There’s no doubt that I’ve been extremely lucky when it comes to travel. I’ve seen some of the world’s great wonders, both near and far from my home in Geneva. I can thus say with the confidence of a seasoned wanderer that Ireland‘ and Spain are among the most tempting and fascinating places I’ve ever stepped foot in. Both countries possess unique culture, rich history, and landscapes that compete with any in the world. I dream of Ireland’s lush countryside, friendly locals, and lively music scene. Memories of vibrant Spanish cities—Valencia in particular—make me buzz with excitement. Whether it’s Valencia’s delicious food and beautiful beaches or it’s the winding streets of Kilkenny, there is so much to discover.
To help guide you to an unforgettable exploration, I’m pleased to share the itinerary for my most recent visit to Ireland and Spain!
Carlow, Ireland, a place with rebel roots
Carlow is the most charming Irish county you’ve never heard of. Its history and the stunning natural splendor of its landscapes will amaze you. When it comes to history, I’ve always been partial to Carlow because of its early insurgent spirit, especially in 1798, when a group of rebels captured the town from the British.
These tales are evident in today’s architecture, such as Duckett’s Grove. I visited it on a bright spring day and strolled peacefully through the gardens. Today, the manor house is a ruin, though it’s still magnificent and what I’d call one of the most photogenic buildings in the country.
The other building with ties to the county’s turbulent history is Carlow Castle. Built in the 13th century, it has been a crucial military fortress for hundreds of years due in large part to its location between two rivers. As with Duckett’s Grove, it’s now a ruin. In fact, an overzealous physician used dynamite during an attempted renovation in 1814. No surprise, it didn’t go well! Nevertheless, it gives visitors a direct line to the past. I myself felt a deep connection with history when admiring its intimidating facade.
Saint Patrick’s Day in Kilkenny
I had two strokes of good luck when I visited Ireland. First, I was there during Saint Patrick’s Day. Second, I got to celebrate the occasion in Kilkenny. If you’re like me, you’re always on the hunt for creative cities that are off the beaten path. Kilkenny is exactly that: it has an extremely vibrant social scene with many pubs, local restaurants, and festivals. That combined with its affordable cost of living, strong community spirit, and accessible location has made it a major hub for young creative people. And when it’s Saint Patrick’s Day, all of this is amplified significantly.
The highlight of my Saint Patrick’s Day adventure was the Kilkenny Parade, which was centered around the theme of Legends and Stories. The parade happened right in the heart of the city. People dressed up in wonderful costumes marched down the main throughway, dancing and rollicking in the pageantry. To be honest, witnessing this grand showing made me feel almost as though I was Irish myself. The kind and open people really touched me. And of course, I had to indulge in some traditional fare: delicious cold beer and corned beef and cabbage. They are delectable, especially when done by local chefs who truly love their work.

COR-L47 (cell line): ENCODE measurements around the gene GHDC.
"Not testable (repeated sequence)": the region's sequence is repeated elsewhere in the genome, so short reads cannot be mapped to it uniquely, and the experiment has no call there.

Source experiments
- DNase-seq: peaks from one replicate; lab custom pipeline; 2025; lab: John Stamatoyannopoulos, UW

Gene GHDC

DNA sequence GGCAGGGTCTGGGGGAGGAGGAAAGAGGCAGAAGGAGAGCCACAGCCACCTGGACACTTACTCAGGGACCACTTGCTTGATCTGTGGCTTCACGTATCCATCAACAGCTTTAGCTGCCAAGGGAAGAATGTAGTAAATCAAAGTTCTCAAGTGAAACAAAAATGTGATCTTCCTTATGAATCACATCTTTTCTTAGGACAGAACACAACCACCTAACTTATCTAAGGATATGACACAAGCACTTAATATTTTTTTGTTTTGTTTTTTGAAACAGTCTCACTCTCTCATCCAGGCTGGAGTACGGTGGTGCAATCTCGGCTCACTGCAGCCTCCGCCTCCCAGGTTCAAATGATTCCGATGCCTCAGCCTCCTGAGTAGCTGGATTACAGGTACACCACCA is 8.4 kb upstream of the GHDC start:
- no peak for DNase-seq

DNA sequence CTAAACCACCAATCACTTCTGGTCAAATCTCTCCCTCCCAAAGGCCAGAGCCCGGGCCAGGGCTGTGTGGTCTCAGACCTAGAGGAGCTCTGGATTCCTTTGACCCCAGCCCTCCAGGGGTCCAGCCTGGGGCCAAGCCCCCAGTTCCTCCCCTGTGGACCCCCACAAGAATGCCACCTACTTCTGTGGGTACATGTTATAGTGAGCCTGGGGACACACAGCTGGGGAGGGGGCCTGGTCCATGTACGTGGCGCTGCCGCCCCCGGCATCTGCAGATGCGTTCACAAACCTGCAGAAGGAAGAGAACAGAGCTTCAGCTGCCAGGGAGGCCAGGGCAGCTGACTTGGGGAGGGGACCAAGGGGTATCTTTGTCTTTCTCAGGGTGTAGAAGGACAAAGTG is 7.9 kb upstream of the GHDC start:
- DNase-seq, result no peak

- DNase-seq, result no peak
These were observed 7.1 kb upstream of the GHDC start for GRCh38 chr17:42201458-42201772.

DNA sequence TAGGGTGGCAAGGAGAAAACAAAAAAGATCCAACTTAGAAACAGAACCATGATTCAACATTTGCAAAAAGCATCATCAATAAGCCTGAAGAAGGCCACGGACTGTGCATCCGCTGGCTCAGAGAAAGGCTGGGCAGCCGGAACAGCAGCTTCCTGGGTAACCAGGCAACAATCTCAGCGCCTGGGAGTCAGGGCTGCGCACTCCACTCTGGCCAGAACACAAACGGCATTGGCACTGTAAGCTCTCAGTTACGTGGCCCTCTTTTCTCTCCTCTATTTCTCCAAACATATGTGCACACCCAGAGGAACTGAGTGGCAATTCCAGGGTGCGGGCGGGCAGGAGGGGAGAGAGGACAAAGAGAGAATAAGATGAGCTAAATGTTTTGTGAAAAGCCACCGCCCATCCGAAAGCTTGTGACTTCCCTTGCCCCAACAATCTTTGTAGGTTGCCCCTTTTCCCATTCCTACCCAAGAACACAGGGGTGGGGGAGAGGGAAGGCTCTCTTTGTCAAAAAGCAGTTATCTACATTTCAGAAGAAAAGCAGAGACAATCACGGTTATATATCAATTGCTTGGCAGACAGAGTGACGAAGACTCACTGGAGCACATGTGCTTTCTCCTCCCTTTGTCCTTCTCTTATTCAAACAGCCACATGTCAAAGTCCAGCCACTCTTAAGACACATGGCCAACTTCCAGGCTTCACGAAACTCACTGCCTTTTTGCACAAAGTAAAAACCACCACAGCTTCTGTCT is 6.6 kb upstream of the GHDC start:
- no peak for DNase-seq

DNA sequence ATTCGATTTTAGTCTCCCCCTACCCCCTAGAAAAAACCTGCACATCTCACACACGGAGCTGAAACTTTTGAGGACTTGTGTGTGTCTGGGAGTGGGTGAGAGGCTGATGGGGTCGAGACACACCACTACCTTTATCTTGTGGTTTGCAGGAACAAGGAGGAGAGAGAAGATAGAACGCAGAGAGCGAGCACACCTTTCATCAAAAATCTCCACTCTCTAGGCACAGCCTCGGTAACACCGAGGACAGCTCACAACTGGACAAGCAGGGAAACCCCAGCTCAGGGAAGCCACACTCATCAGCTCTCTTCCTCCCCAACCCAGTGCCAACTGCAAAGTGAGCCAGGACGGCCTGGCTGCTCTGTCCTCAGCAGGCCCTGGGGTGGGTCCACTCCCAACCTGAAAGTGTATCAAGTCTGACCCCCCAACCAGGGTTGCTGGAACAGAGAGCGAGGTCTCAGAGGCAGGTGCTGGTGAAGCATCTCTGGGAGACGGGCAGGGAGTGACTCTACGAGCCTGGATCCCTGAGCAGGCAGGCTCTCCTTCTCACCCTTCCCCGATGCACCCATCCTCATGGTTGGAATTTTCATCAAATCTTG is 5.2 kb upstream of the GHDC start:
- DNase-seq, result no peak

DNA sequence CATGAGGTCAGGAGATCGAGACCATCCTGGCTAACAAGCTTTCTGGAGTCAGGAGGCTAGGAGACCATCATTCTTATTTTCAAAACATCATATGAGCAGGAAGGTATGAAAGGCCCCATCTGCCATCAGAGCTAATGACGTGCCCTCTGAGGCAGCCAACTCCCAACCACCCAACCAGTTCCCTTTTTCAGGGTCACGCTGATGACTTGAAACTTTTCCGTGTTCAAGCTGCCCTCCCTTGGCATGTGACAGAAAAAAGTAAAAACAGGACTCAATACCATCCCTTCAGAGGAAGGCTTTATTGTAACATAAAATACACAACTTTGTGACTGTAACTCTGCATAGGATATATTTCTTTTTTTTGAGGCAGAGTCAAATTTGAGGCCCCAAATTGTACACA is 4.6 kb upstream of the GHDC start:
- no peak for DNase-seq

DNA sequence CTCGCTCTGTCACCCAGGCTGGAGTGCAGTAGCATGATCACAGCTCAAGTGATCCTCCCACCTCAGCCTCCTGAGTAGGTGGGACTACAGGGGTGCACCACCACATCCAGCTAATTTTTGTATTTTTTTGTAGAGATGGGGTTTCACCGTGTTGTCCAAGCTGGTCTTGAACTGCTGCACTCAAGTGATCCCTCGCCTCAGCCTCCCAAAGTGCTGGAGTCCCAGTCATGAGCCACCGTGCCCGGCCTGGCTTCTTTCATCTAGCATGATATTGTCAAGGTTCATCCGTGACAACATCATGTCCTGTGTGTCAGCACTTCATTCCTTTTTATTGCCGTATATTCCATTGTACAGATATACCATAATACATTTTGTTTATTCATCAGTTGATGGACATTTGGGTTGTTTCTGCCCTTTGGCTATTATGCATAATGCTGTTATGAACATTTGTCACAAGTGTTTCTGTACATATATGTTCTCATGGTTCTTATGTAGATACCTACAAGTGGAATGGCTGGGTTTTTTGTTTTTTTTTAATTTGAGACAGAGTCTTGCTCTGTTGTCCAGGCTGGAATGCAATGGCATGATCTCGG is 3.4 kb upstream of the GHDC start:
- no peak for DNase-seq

Unforgettable nights during Las Fallas in Valencia
After my week in Ireland, I travelled south to Spain, in search of sunshine on my skin and the smell of orange blossoms in the air. I found both in Valencia. This lovely southeastern city is a focal point for the country’s young. Its art and design bona fides are legendary. Add to that world-class cuisine, soft sand beaches, and music to stir the soul.
What made Valencia even more attractive to me were its festivals, particularly Las Fallas. Each March, this marvelous festival takes place to celebrate the arrival of spring. It involves the creation and destruction of large, ornate sculptures made of papier-mâché (called fallas) and often depicts satires of current events, politicians, or celebrities.
Las Fallas also includes a variety of other events such as parades, fireworks, and street parties that go late into the night. In fact, on most nights, the streets were alive with music, laughter, and the smell of paella cooking. Everywhere I looked, there were towering, colorful fallas depicting all sorts of scenes—from the hilarious to the absurd. The energy of the crowds was infectious. I danced in the streets with locals and visitors alike, feeling truly immersed in the vibrant culture of this place. Perhaps most clear in my memories is my experience watching the fallas burn. It marked both the end of the festival and the end of an unforgettable bash.
Of course, Valencia has much more to offer! In addition to my festival partying, I made visits to the Torres de Serrano (The Serrano Towers). These towers were constructed at the end of the 14th century. They were once the main entrance to the city when it still had walls. Nowadays, visitors can climb to the top of them to enjoy the panoramic view. Another experience you must have is a visit to the Mercado Central, Valencia’s largest and oldest food market. Here you’ll eat the most delicious local delicacies. Trust me, the food might be fleeting but the memory of the flavors will last a lifetime.